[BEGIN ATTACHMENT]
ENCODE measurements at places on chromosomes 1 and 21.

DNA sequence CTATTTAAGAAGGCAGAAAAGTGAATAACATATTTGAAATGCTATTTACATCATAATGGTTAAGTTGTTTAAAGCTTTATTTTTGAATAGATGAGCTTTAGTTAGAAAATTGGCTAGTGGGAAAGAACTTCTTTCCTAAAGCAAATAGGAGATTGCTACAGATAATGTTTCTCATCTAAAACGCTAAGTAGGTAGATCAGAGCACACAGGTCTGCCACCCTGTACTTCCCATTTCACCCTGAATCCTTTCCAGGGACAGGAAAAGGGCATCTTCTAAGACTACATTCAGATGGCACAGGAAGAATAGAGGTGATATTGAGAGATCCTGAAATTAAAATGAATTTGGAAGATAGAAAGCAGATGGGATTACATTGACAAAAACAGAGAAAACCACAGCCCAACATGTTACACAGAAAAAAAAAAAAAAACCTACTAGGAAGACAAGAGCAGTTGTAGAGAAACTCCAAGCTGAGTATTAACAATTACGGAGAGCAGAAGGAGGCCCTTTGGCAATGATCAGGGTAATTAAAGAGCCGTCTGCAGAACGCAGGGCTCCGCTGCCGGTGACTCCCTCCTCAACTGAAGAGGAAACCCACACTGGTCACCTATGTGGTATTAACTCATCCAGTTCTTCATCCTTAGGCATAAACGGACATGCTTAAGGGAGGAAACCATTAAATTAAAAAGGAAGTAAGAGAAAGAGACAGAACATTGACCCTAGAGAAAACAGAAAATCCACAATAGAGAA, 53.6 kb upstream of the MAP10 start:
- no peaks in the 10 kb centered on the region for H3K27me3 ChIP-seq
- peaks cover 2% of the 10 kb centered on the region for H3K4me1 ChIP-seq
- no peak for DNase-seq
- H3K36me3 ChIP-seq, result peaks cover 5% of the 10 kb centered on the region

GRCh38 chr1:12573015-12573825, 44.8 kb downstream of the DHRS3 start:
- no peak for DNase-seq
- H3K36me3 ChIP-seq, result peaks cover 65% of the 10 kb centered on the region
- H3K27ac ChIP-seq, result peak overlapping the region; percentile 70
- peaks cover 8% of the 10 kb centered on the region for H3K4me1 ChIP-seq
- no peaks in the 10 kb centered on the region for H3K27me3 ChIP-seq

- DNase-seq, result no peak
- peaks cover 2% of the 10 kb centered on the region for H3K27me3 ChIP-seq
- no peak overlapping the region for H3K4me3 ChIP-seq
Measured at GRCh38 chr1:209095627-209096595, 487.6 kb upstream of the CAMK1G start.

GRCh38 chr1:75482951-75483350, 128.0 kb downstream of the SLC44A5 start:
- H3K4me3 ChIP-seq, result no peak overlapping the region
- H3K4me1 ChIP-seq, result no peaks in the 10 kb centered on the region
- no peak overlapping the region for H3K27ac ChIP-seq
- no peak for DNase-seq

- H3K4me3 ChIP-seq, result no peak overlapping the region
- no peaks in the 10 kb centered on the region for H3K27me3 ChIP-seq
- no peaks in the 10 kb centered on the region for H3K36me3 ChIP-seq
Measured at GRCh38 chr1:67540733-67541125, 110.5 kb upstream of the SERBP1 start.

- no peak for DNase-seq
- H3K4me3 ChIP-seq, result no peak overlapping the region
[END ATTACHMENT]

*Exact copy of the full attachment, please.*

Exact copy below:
ENCODE measurements at places on chromosomes 1 and 21.

DNA sequence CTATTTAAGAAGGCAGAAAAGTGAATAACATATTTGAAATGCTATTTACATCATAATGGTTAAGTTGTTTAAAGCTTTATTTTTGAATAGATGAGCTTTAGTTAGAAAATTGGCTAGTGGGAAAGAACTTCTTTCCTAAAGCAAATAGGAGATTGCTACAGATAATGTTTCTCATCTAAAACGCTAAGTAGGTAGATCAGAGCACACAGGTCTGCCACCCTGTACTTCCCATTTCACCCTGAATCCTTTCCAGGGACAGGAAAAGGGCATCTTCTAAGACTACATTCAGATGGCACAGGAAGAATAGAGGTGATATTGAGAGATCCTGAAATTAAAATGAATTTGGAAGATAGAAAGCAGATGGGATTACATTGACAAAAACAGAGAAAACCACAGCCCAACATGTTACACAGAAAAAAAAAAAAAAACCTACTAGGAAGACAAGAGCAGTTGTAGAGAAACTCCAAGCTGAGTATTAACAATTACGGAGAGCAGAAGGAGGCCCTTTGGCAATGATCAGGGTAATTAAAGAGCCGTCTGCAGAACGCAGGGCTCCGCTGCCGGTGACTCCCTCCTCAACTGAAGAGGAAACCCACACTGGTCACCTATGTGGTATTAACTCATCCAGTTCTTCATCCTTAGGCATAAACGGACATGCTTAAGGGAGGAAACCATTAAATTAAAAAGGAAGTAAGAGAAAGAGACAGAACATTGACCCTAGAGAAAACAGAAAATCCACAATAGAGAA, 53.6 kb upstream of the MAP10 start:
- no peaks in the 10 kb centered on the region for H3K27me3 ChIP-seq
- peaks cover 2% of the 10 kb centered on the region for H3K4me1 ChIP-seq
- no peak for DNase-seq
- H3K36me3 ChIP-seq, result peaks cover 5% of the 10 kb centered on the region

GRCh38 chr1:12573015-12573825, 44.8 kb downstream of the DHRS3 start:
- no peak for DNase-seq
- H3K36me3 ChIP-seq, result peaks cover 65% of the 10 kb centered on the region
- H3K27ac ChIP-seq, result peak overlapping the region; percentile 70
- peaks cover 8% of the 10 kb centered on the region for H3K4me1 ChIP-seq
- no peaks in the 10 kb centered on the region for H3K27me3 ChIP-seq

- DNase-seq, result no peak
- peaks cover 2% of the 10 kb centered on the region for H3K27me3 ChIP-seq
- no peak overlapping the region for H3K4me3 ChIP-seq
Measured at GRCh38 chr1:209095627-209096595, 487.6 kb upstream of the CAMK1G start.

GRCh38 chr1:75482951-75483350, 128.0 kb downstream of the SLC44A5 start:
- H3K4me3 ChIP-seq, result no peak overlapping the region
- H3K4me1 ChIP-seq, result no peaks in the 10 kb centered on the region
- no peak overlapping the region for H3K27ac ChIP-seq
- no peak for DNase-seq

- H3K4me3 ChIP-seq, result no peak overlapping the region
- no peaks in the 10 kb centered on the region for H3K27me3 ChIP-seq
- no peaks in the 10 kb centered on the region for H3K36me3 ChIP-seq
Measured at GRCh38 chr1:67540733-67541125, 110.5 kb upstream of the SERBP1 start.

- no peak for DNase-seq
- H3K4me3 ChIP-seq, result no peak overlapping the region